Transport safety trio to give USC seminar

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Transport safety trio to give USC seminar

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Published on 14 January 2013

Three leading international experts in using human factors to understand and prevent accidents in road and rail transport will present a seminar at the University of the Sunshine Coast on Wednesday 16 January from 2-4pm.

The seminar, Making Transport Systems Safe Through Human Factors Analysis, will bring together people working in the transport, safety and related industries, in government and private organisations, as well as academics.

Host and presenter Associate Professor Paul Salmon, who joined USC from Monash University three months ago as a Senior Research Fellow, said the seminar would use case studies to enhance understanding of human contributions to major transportation accidents.

“We need new approaches to improve transport safety as technology and systems continue to develop,” he said.

Associate Professor Salmon will give a combined psychological and systems analysis of the Kerang rail level crossing tragedy of 2007 in which a loaded semi-trailer truck struck a passenger train on a rail level crossing in Victoria, killing 11 train passengers and injuring 14 passengers and the truck driver.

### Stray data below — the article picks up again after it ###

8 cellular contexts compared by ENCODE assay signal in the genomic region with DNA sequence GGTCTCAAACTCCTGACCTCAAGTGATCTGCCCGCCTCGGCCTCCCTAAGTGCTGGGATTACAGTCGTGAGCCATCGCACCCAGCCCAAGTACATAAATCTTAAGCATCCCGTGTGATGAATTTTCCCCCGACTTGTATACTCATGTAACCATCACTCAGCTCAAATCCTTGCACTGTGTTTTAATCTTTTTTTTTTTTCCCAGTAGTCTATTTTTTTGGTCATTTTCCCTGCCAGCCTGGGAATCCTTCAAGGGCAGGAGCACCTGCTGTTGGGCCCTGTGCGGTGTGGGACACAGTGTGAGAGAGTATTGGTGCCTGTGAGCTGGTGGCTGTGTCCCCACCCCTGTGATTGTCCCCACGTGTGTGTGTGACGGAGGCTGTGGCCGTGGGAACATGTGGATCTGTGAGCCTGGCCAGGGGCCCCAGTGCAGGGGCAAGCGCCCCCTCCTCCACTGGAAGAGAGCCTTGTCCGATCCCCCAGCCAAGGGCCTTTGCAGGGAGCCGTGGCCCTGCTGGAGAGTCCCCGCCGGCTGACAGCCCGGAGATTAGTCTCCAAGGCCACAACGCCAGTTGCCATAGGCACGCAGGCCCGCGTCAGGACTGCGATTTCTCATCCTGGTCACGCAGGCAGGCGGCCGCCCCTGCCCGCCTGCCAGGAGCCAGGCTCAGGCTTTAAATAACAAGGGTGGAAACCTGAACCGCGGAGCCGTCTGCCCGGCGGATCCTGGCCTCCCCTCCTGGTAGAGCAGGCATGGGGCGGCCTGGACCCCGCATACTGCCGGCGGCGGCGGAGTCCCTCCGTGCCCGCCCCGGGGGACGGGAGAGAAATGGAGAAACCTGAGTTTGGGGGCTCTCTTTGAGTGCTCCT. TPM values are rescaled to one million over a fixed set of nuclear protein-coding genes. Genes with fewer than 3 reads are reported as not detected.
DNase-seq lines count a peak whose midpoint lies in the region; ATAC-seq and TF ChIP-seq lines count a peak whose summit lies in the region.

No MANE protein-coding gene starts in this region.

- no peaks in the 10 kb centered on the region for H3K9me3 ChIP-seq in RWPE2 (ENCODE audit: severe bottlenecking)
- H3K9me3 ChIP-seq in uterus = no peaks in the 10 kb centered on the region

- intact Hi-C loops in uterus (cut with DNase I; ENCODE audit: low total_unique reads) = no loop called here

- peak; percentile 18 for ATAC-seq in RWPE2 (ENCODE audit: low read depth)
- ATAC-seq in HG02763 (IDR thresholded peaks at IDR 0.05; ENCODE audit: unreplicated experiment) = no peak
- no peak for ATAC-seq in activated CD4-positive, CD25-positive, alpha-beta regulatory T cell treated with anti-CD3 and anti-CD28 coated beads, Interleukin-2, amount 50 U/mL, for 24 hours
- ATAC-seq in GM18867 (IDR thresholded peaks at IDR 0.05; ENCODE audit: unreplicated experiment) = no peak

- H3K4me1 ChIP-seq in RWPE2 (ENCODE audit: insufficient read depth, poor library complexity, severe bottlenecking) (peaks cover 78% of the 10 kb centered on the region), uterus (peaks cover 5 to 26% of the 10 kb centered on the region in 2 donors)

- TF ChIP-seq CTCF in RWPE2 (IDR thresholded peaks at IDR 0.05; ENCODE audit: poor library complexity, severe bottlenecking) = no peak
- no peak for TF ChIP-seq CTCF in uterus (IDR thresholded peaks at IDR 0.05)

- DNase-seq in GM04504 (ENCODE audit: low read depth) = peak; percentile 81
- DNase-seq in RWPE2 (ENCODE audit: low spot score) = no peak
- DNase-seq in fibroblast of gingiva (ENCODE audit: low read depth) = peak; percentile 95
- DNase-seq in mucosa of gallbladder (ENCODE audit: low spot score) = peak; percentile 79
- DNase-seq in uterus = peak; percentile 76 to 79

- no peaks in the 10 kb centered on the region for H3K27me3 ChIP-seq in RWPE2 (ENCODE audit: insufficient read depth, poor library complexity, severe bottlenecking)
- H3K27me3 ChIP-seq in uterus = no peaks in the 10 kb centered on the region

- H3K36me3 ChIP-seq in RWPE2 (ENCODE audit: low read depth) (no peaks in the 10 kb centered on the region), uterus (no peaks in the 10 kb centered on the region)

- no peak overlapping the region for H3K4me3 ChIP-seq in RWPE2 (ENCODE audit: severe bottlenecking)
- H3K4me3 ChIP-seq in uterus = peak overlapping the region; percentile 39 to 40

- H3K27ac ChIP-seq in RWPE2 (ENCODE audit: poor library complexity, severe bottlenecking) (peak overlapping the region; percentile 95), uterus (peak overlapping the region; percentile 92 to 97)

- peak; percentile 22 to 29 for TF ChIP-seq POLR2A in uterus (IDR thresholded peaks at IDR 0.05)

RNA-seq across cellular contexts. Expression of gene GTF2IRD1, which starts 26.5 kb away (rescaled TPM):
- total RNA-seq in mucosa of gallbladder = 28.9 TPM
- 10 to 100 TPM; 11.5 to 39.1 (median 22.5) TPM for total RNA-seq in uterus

“My presentation will give an overview of two analysis approaches and make recommendations designed to improve rail level crossing safety,” he said.

Professor Neville Stanton, who is Chair of Human Factors in the Faculty of Engineering and Environment at the University of Southampton, England, will examine the Ladbroke Grove Rail Crash of October, 1999.

It was a high-speed collision between two trains in London, resulting in the deaths of 31 people including both train drivers. Professor Stanton was an expert witness in the civil litigation that followed the British inquiry.

Dr Guy Walker’s presentation, “Human factors in rail transport: forgotten issue or just hiding?”, will examine changes in railway operations and data recording in relation to human factors and safety.

Dr Walker is a Lecturer in Human Factors at Heriot Watt University’s School of the Built Environment in Scotland. He has worked on projects ranging from vehicle driver situational awareness to air traffic control.

Associate Professor Salmon said the two UK academics were visiting USC for a couple of weeks to work on major research projects about road user behaviour at rail level crossings and interactions between different road users such as drivers and cyclists.

Anyone who would like to register for the seminar should call 5456 5752 or email FABResearch@usc.edu.au by close of business on Tuesday 15 January.

Julie Schomberg

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